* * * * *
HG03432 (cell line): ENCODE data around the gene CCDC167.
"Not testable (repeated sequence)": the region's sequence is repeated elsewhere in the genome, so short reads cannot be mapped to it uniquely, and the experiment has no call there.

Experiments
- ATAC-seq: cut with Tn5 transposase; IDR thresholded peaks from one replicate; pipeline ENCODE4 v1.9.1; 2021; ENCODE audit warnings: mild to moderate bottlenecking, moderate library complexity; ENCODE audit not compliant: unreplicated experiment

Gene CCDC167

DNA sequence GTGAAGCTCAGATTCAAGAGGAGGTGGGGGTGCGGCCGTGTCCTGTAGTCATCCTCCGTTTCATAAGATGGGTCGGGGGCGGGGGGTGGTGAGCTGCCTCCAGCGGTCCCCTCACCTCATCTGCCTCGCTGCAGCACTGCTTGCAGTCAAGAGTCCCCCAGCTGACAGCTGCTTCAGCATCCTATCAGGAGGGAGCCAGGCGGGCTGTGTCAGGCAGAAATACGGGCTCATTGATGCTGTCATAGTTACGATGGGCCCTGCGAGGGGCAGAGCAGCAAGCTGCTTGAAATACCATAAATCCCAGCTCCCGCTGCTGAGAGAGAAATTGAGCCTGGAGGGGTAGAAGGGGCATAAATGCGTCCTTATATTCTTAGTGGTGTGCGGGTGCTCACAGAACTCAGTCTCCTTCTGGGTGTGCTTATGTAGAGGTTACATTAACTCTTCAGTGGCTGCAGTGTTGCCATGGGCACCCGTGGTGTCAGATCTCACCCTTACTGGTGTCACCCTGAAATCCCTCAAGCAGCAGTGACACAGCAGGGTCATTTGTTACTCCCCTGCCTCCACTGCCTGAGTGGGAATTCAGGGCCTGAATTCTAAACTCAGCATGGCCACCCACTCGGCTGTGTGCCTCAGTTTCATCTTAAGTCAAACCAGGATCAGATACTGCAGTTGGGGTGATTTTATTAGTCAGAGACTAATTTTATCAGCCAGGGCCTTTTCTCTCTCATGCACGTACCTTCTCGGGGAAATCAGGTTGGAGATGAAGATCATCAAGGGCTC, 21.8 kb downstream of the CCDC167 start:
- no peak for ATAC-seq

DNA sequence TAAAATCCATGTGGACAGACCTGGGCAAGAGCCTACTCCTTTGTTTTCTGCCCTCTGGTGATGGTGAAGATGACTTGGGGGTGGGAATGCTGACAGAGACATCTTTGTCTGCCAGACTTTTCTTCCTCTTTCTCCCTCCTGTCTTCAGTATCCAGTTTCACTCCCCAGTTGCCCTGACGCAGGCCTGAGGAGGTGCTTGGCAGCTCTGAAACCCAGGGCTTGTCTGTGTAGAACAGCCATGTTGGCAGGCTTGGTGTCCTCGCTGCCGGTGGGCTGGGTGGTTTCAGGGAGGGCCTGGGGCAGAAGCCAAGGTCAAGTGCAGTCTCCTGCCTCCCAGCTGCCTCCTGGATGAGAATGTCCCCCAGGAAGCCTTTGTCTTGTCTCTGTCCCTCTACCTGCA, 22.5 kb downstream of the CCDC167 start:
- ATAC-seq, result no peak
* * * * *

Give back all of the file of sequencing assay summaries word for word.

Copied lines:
HG03432 (cell line): ENCODE data around the gene CCDC167.
"Not testable (repeated sequence)": the region's sequence is repeated elsewhere in the genome, so short reads cannot be mapped to it uniquely, and the experiment has no call there.

Experiments
- ATAC-seq: cut with Tn5 transposase; IDR thresholded peaks from one replicate; pipeline ENCODE4 v1.9.1; 2021; ENCODE audit warnings: mild to moderate bottlenecking, moderate library complexity; ENCODE audit not compliant: unreplicated experiment

Gene CCDC167

DNA sequence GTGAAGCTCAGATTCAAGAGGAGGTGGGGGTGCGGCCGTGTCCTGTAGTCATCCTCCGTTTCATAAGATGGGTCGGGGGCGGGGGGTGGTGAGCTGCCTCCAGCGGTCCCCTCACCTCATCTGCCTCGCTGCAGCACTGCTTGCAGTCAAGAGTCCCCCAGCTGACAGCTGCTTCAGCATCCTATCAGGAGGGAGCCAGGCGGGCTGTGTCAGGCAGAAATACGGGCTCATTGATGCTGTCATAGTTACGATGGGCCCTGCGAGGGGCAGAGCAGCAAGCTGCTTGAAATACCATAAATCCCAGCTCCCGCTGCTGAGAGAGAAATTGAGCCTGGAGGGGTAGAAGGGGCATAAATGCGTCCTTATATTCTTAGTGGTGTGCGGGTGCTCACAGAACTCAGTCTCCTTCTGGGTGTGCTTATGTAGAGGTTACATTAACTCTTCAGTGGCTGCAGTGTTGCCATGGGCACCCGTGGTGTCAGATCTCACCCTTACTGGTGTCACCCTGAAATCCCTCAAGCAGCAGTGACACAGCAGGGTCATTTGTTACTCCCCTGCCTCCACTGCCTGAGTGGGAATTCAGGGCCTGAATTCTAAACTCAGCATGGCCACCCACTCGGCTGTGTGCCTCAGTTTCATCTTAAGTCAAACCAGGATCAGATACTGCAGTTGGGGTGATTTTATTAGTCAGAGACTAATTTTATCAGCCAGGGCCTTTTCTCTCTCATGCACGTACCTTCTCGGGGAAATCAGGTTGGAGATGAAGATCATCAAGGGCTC, 21.8 kb downstream of the CCDC167 start:
- no peak for ATAC-seq

DNA sequence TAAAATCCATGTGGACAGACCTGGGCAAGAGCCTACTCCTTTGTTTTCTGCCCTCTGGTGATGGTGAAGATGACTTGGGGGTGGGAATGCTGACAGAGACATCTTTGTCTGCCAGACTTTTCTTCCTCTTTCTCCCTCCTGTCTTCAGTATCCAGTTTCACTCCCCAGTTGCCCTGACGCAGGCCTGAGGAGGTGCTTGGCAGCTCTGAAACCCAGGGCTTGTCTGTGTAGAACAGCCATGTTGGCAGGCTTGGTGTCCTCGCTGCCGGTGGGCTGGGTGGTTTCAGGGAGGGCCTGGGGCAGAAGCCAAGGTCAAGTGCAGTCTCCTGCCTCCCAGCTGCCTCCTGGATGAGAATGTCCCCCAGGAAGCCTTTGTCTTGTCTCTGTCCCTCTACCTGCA, 22.5 kb downstream of the CCDC167 start:
- ATAC-seq, result no peak